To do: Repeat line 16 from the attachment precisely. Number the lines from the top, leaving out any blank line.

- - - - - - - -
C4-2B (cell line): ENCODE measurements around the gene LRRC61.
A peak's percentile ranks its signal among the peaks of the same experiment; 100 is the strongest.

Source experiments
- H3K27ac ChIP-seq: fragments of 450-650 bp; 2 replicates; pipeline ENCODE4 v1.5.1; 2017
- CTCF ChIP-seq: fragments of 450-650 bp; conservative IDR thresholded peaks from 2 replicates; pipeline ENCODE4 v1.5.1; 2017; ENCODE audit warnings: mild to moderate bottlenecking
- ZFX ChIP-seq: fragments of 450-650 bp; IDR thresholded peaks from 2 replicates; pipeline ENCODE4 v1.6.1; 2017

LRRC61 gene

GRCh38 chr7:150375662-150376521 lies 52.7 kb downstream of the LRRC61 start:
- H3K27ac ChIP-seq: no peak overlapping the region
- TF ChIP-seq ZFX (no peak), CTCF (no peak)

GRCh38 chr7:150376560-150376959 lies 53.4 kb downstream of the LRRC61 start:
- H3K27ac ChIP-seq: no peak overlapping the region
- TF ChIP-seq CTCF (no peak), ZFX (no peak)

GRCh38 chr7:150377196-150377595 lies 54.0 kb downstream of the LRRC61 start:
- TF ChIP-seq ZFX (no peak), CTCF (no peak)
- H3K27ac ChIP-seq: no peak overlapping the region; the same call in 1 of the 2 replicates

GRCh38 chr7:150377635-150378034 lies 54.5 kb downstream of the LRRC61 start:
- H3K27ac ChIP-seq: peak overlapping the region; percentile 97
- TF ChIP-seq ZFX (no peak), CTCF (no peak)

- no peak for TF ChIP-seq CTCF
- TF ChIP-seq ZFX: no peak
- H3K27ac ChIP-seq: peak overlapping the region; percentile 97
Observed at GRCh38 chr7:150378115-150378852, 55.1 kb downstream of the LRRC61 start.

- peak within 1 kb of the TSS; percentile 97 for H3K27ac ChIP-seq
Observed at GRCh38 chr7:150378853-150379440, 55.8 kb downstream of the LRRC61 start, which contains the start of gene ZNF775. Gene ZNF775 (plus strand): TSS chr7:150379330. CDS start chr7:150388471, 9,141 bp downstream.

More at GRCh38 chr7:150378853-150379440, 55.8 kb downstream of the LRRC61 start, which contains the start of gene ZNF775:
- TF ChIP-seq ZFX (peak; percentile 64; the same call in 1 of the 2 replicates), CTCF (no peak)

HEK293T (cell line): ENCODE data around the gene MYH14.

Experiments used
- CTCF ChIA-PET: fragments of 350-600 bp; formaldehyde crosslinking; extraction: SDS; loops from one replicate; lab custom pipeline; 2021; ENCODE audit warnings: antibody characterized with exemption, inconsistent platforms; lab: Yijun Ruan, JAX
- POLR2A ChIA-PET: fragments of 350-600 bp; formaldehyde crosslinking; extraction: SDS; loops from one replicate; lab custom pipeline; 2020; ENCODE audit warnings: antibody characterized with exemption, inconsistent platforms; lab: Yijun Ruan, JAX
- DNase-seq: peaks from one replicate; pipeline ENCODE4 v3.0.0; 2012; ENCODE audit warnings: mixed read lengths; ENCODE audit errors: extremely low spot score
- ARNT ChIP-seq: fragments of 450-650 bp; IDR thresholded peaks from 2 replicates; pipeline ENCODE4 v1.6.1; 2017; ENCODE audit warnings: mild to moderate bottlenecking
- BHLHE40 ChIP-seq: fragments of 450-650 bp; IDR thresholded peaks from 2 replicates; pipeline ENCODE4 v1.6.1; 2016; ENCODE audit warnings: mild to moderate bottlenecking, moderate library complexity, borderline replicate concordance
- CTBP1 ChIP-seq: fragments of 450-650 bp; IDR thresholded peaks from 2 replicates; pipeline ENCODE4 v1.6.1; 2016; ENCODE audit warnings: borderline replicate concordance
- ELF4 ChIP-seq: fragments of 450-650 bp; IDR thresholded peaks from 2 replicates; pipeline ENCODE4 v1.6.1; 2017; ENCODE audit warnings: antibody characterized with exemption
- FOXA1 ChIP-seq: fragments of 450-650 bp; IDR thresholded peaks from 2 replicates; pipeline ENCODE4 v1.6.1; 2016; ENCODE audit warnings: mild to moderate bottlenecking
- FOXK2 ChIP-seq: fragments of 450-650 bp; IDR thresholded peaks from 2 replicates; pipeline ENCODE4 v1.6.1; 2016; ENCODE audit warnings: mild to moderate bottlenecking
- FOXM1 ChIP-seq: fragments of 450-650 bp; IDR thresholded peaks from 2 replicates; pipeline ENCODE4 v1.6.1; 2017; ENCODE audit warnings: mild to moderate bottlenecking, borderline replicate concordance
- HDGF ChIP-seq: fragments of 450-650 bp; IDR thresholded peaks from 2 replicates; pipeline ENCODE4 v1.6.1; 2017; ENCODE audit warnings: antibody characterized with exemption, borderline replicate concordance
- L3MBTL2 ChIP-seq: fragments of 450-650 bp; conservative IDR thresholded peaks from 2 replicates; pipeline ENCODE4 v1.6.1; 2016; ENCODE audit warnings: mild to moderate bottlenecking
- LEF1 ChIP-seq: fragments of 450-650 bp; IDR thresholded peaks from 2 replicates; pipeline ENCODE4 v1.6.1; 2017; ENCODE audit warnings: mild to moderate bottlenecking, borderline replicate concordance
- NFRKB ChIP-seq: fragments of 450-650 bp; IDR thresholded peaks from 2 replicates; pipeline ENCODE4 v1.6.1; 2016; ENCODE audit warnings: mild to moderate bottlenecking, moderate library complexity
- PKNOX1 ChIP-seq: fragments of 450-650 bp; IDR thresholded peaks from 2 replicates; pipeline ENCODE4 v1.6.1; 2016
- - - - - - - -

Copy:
- H3K27ac ChIP-seq: no peak overlapping the region; the same call in 1 of the 2 replicates